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The history of Camarines Norte has been closely linked with that of its sister province, Camarines Sur since the sixteenth century.  At that time they were just one province which the Spaniards called Tierra de Camarines land of grain storehouses, as the place abounded with stored grain.

Christianity was first introduced in the Bicol area in 1569 by Fray Alonso Jimenez, OSA.  Then Captain Andres Ibarra explored the region.  Captain Juan Salcedo was reported to have passed through Paracale, founded a settlement which he named Ciudad de Caceres, after Caceres in Spain.  In 1594 the Camarineses were placed under the jurisdiction of the Franciscans, and this arrangement lasted till the end of the Spanish regime.

In 1829 Ambos Camarines both Camarineses were separated into two provinces, but were merged again in 1824.  They were separated again in 1857 and merged again in 1893.  In 1919 the Philippine Legislature decreed the final separation of the single province into Camarines Norte and Camarines Sur.

In 1595 the Diocese of Caceres was created, and covered the territories of the Camarineses, Albay, Masbate, Catanduanes, Samar and Tayabas.  Bishop Luis Baldonado was its first bishop.  In 1910 the Diocese of Lipa was established and took over the other provinces leaving only the Bicol Region to the Diocese of Caceres.

In 1951 the Diocese of Nueva Caceres became an archdiocese.  On May 27, 1974 the Diocese of Daet was born and became a suffragan of the Archdiocese of Caceres.  The Most Reverend Celestino Enverga was installed as its first bishop.  The diocese comprises the civil province of Camarines Norte composed of 12 towns and 316 barangays.  Land area covered is 2,112 square kilometers, holding a population of 400,676 of which 96 per cent are Catholics.  Its titular patron is the Most Holy Trinity, with St. Joseph the Worker as its secondary patron whose feast is celebrated by the diocese on May 1.

Camarines Norte is the northernmost province of the Bicol Peninsula or Region V.  It is bounded on its north by Lamon Bay and the Pacific Ocean which accounts for its abundant supply of fish.  Palay and corn are planted in the valleys, abaca in the hills.  The scenic beauty of its beaches is well known.

But the most important natural resource which has attracted Spaniards and Americans alike in the past are the gold, silver and other deposits found in Camarines Norte, particularly in the town of Paracale where gold in mined.  Statistics show that next to the Mountain Province (now Benguet, Ifugao, Mountain Province and Kalinga-Apayao) Camarines Norte is the riches mine resource in the country.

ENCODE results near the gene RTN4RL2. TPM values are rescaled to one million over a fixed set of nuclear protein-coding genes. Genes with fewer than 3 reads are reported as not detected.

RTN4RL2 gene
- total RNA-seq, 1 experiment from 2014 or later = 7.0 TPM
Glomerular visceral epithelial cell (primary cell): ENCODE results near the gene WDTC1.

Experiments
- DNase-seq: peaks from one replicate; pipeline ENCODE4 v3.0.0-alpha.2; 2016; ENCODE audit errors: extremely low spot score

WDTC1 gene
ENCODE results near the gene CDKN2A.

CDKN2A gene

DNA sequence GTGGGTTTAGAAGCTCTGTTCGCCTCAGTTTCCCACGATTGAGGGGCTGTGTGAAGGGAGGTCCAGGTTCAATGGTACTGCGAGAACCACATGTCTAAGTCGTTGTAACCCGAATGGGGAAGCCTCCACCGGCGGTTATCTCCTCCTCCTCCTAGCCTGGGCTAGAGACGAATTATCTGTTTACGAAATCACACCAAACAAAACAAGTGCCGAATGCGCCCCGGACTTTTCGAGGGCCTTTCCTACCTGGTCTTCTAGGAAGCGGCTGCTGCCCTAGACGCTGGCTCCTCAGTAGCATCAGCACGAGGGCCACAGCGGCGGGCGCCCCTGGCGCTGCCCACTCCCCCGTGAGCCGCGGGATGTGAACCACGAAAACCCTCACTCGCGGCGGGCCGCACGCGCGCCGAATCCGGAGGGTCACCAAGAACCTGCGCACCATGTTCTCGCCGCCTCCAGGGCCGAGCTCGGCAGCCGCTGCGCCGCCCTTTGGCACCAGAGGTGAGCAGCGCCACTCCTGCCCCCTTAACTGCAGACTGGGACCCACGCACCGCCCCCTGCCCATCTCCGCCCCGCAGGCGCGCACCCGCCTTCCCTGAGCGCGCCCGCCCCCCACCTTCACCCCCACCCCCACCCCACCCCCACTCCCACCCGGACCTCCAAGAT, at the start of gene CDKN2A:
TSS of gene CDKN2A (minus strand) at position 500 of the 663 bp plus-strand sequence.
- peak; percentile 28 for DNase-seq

In the diocese a variety of activities is in progress to safeguard and promote the faith of the people.  Pastoral letters are read at Sunday Mass and discussed in meetings and over the radio, then sent to leaders of associations and business to be clarified further to subordinates and associates.

In the area of vigilance, special concern is being devoted to the Catholic charismatic movements, to ensure that these remain truly Catholic.  The voice of the Shepherd of the Diocese is heard by the flock over local radio at 4:00 every Sunday afternoon in his weekly "Bishop's Hour."  In his program the bishop updates the faithful on the various pastoral activities in the diocese.

There is also the weekly program "Radio Domenica" aired simultaneously over AM and FM stations.  This program has been on air since 1981, and gives out local, national and international news on the Church, followed by portions dealing with the universal catechism, family life and Christian values.

The bishop, other members of the clergy and parish representatives gathered two years ago for a week of prayer and discernment at the "Sacro Costato" retreat house in Quezon City, afte which a vision-mission statement was issued.  The diocese then teamed up with the Asian Social Institute for the preparation of its Participatory Action Research Program which led to the diocesan pastoral assemblies in 1993-1994.  A pastoral secretariat has been established to supervise and coordinate these activities.

On the financial side, the diocese occasionally receives financial grants from foreign institutions for pastoral and socio-economic projects.  The Archdiocese of Cologne (Germany) has been exceptionally generous in this regard.

The Diocese of Daet has 5 vicariates and 18 parishes served by 62 priests and 23 religious brothers and sisters.  There are now, as of this writing, 24 Basic Ecclesial Communities established in the diocese.

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